Mary Nour stranded for over 100 days

Mary Nour stranded for over 100 days
Published: 27 October 2004

It has now been more than 100 days that the ship Mary Nour and its crew of 41 have been stranded in the Mexican port of Altamira, forbidden from unloading its cargo of cement.  CDM, the company trying to import the cement says it has every necessary authorisation and accuses Canacem, the cement chamber representing the Mexican cement industry, of using undue influence to protect an overpriced market.

Back in July Cemex, the leading Mexican cement company, obtained a court order to prevent the ship unloading its cargo citing safety concerns. Since then the Mary Nour has endured more than three months of inspections and raids by police and customs, with accusations ranging from smuggling drugs to carrying the SARS virus, and during which time the ship’s 41-member crew was even denied water for over a week. It was however only after 90 days, on 14th October, that the government finally officially seized the Mary Nour’s cargo.

Last week to prove it has every necessary authorisation CDM imported a truckload of bagged cement overland from the USA using the same authorizations and the procedure went with no hitches.  This issue is evidently sensitive as illustrated by last week’s arrest of a news agency camera crew while legitimately filming outside the Cemex headquarters. Cemex, which has a majority market share in Mexico, acknowledges Mexican prices are high compared to other markets. But company officials claim expensive overheads such as labor and transport in Mexico, and the absence of government subsidies many foreign producers get.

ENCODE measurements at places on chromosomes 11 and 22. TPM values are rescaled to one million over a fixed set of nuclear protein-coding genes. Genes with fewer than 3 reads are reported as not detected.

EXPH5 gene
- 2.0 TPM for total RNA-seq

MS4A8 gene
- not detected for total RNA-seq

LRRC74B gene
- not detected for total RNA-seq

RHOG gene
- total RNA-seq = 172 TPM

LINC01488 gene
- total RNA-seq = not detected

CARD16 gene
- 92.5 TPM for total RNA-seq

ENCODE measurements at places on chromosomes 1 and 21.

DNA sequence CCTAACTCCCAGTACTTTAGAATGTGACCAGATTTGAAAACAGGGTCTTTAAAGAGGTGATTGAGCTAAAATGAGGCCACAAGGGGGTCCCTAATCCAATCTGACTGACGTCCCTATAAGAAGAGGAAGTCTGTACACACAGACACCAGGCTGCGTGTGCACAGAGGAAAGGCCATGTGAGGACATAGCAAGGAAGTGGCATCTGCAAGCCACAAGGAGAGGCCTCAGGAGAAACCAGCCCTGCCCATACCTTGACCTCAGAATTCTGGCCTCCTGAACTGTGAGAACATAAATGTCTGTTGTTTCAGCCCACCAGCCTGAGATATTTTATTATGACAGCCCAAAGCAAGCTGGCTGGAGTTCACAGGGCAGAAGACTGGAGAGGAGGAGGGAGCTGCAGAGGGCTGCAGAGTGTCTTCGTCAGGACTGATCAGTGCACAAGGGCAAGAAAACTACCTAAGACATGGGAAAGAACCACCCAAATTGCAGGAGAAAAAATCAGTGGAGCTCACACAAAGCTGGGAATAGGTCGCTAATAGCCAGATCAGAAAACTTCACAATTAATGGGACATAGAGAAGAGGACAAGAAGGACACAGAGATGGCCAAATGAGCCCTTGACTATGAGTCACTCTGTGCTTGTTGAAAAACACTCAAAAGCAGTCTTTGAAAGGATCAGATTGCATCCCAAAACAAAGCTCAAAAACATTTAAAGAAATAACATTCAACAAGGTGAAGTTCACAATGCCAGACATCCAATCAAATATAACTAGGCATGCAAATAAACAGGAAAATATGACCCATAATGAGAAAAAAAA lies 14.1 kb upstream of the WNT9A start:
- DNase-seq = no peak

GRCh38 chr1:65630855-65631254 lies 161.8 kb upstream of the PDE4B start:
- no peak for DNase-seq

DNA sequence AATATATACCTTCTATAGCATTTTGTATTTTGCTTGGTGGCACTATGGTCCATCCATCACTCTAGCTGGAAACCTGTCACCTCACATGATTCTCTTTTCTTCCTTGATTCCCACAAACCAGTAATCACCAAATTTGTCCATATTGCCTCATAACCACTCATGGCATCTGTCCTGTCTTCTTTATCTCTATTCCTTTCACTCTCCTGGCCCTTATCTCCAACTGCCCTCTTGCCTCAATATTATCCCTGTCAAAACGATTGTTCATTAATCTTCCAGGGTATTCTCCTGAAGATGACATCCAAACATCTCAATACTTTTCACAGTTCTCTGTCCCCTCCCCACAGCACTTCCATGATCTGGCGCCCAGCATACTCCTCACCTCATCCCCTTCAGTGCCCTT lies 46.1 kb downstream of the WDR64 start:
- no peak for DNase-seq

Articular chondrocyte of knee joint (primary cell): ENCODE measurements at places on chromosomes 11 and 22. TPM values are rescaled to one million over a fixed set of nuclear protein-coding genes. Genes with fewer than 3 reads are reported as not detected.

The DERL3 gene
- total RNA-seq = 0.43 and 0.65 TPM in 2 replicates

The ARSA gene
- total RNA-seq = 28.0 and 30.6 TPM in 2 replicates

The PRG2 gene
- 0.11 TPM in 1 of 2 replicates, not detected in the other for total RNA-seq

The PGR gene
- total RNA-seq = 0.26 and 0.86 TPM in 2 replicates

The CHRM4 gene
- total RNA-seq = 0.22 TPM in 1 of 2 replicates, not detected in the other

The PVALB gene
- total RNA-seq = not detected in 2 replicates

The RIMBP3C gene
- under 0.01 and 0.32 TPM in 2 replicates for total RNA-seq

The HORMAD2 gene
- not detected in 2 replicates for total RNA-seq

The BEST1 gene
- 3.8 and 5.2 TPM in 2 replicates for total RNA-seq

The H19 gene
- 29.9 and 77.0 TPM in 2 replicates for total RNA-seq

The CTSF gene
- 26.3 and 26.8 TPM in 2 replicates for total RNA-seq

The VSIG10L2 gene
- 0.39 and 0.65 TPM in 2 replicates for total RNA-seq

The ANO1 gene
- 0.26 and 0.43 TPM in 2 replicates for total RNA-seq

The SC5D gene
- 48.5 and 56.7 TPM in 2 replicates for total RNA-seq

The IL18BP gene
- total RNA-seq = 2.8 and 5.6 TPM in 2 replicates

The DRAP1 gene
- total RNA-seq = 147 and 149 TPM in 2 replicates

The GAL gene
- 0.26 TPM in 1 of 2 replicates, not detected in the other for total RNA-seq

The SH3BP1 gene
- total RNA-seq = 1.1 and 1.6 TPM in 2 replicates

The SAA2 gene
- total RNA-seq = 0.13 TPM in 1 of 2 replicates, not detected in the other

Commenting on the 100 day anniversary, Ricardo Camacho, the Chairman of CDM said, “We can buy cement in Russia at US$32 per ton, bring it halfway around the world and still sell it profitably in Mexico at up to 10 percent below local prices.  For Cemex to claim that Mexican labor and transports cost are higher than in countries such as the US and then to use this to justify excessively high pricing is amazing. “CDM has complied with every legal requirement to import cement into Mexico.  All we are asking is the right to get on with our business.”